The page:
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Published March 13, 2012 | Published + Supplemental Material
Journal Article Open

Oncomir miR-125b regulates hematopoiesis by targeting the gene Lin28A


MicroRNA-125b (miR-125b) is up-regulated in patients with leukemia. Overexpression of miR-125b alone in mice causes a very aggressive, transplantable myeloid leukemia. Before leukemia, these mice do not display elevation of white blood cells in the spleen or bone marrow; rather, the hematopoietic compartment shows lineage-skewing, with myeloid cell numbers dramatically increased and B-cell numbers severely diminished. miR-125b exerts this effect by up-regulating the number of common myeloid progenitors while inhibiting development of pre-B cells. We applied a miR-125b sponge loss of function system in vivo to show that miR-125b physiologically regulates hematopoietic development. Investigating the mechanism by which miR-125b regulates hematopoiesis, we found that, among a panel of candidate targets, the mRNA for Lin28A, an induced pluripotent stem cell gene, was most repressed by miR-125b in mouse hematopoietic stem and progenitor cells. Overexpressing Lin28A in the mouse hematopoietic system mimicked the phenotype observed on inhibiting miR-125b function, leading to a decrease in hematopoietic output. Relevant to the miR-125b overexpression phenotype, we also found that knockdown of Lin28A led to hematopoietic lineage-skewing, with increased myeloid and decreased B-cell numbers. Thus, the miR-125b target Lin28A is an important regulator of hematopoiesis and a primary target of miR-125b in the hematopoietic system.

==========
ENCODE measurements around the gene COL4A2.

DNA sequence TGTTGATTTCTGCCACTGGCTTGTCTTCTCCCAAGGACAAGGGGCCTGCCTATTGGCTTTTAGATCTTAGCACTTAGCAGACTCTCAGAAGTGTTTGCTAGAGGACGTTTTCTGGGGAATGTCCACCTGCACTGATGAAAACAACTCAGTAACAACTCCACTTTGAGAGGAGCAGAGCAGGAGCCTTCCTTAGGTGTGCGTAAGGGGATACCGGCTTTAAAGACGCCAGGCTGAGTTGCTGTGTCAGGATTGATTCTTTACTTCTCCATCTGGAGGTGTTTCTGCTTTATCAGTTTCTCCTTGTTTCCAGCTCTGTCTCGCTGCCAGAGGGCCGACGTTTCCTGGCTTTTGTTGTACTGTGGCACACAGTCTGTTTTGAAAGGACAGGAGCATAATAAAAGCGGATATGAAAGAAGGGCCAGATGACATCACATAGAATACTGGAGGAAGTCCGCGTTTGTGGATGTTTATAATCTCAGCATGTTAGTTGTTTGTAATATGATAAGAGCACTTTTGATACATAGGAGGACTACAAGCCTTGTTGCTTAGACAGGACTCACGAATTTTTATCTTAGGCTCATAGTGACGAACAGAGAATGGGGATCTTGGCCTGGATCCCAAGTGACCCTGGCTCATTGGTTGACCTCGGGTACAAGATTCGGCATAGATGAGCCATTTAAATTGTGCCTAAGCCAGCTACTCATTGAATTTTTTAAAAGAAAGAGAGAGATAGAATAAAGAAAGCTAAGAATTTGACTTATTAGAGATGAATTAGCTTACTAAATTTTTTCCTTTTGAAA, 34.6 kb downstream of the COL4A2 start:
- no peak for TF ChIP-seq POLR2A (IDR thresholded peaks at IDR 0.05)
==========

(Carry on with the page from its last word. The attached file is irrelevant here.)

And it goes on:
Additional Information

© 2012 National Academy of Sciences. Contributed by David Baltimore, January 23, 2012 (sent for review October 29, 2011). We thank Shelley Diamond, Josh Verceles, and Diana Perez of the Caltech Cell Sorting Facility for help in sorting cells. A.A.C. was supported by the Paul and Daisy Soros Fellowship and the National Science Foundation Graduate Research Fellowship Program. A.Y.-L.S. was supported by National Institutes of Health Award 1F32 CA139883-01A1. A. Menta was supported by National Science Foundation Medical Scientist Training Award 5 T32 GM07281. A. Minisandram was supported by a Caltech Summer Undergraduate Research Fellowship. N.S. was supported by the Caltech Amgen Scholars Program. D.S.R. was supported by National Institutes of Health Award 5K08CA133521 and the Sidney Kimmel Foundation. R.M.O. was supported by National Heart, Lung and Blood Institute Award K99HL102228. This work was supported by National Institutes of Health Awards 1R01AI079243 and 1R01AI093531. Author contributions: A.A.C., A.Y.-L.S., R.M.O., and D.B. designed research; A.A.C., A.Y.-L.S., A. Mehta, A. Minisandram, N.S., V.D.J., and D.S.R. performed research; A.A.C., A.Y.-L.S., and R.M.O. contributed new reagents/analytic tools; A.A.C., A.Y.-L.S., V.D.J., D.S.R., and D.B. analyzed data; and A.A.C., A.Y.-L.S., and D.B. wrote the paper. Conflict of interest statement: D.B. is a Director of Regulus, a company devoted to commercialization of antimicro RNA therapies.

Attached Files

Published - Chaudhuri2012p17578P_Natl_Acad_Sci_Usa.pdf

Supplemental Material - pnas.201200677SI.pdf


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